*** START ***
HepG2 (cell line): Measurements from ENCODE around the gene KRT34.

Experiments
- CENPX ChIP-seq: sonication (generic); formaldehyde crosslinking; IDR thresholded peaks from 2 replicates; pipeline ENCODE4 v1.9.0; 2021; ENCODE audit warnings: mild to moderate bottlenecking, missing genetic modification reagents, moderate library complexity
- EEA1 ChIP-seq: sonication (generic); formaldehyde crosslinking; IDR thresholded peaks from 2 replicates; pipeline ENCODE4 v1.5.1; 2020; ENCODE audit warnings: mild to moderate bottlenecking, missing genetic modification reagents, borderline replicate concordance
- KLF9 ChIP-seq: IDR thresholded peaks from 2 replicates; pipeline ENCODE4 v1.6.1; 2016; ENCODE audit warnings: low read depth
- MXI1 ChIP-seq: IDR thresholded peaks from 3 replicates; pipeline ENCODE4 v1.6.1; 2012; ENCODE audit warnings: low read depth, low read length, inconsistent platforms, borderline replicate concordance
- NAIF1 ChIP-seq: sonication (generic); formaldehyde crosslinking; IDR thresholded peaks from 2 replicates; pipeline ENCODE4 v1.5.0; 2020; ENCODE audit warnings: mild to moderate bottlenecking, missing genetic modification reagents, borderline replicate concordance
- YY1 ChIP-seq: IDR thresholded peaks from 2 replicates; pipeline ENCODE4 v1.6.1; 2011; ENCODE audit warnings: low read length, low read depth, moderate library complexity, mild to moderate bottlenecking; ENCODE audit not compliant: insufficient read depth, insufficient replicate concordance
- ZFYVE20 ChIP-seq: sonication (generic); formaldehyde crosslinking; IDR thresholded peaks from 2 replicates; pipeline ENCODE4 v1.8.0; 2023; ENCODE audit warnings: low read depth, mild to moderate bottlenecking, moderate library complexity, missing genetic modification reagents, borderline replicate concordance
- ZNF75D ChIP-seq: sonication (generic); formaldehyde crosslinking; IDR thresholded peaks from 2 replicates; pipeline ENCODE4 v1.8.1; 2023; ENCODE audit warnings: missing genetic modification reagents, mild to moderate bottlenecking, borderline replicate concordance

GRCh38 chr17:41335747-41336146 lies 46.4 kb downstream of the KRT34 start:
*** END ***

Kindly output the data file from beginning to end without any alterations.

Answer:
HepG2 (cell line): Measurements from ENCODE around the gene KRT34.

Experiments
- CENPX ChIP-seq: sonication (generic); formaldehyde crosslinking; IDR thresholded peaks from 2 replicates; pipeline ENCODE4 v1.9.0; 2021; ENCODE audit warnings: mild to moderate bottlenecking, missing genetic modification reagents, moderate library complexity
- EEA1 ChIP-seq: sonication (generic); formaldehyde crosslinking; IDR thresholded peaks from 2 replicates; pipeline ENCODE4 v1.5.1; 2020; ENCODE audit warnings: mild to moderate bottlenecking, missing genetic modification reagents, borderline replicate concordance
- KLF9 ChIP-seq: IDR thresholded peaks from 2 replicates; pipeline ENCODE4 v1.6.1; 2016; ENCODE audit warnings: low read depth
- MXI1 ChIP-seq: IDR thresholded peaks from 3 replicates; pipeline ENCODE4 v1.6.1; 2012; ENCODE audit warnings: low read depth, low read length, inconsistent platforms, borderline replicate concordance
- NAIF1 ChIP-seq: sonication (generic); formaldehyde crosslinking; IDR thresholded peaks from 2 replicates; pipeline ENCODE4 v1.5.0; 2020; ENCODE audit warnings: mild to moderate bottlenecking, missing genetic modification reagents, borderline replicate concordance
- YY1 ChIP-seq: IDR thresholded peaks from 2 replicates; pipeline ENCODE4 v1.6.1; 2011; ENCODE audit warnings: low read length, low read depth, moderate library complexity, mild to moderate bottlenecking; ENCODE audit not compliant: insufficient read depth, insufficient replicate concordance
- ZFYVE20 ChIP-seq: sonication (generic); formaldehyde crosslinking; IDR thresholded peaks from 2 replicates; pipeline ENCODE4 v1.8.0; 2023; ENCODE audit warnings: low read depth, mild to moderate bottlenecking, moderate library complexity, missing genetic modification reagents, borderline replicate concordance
- ZNF75D ChIP-seq: sonication (generic); formaldehyde crosslinking; IDR thresholded peaks from 2 replicates; pipeline ENCODE4 v1.8.1; 2023; ENCODE audit warnings: missing genetic modification reagents, mild to moderate bottlenecking, borderline replicate concordance

GRCh38 chr17:41335747-41336146 lies 46.4 kb downstream of the KRT34 start: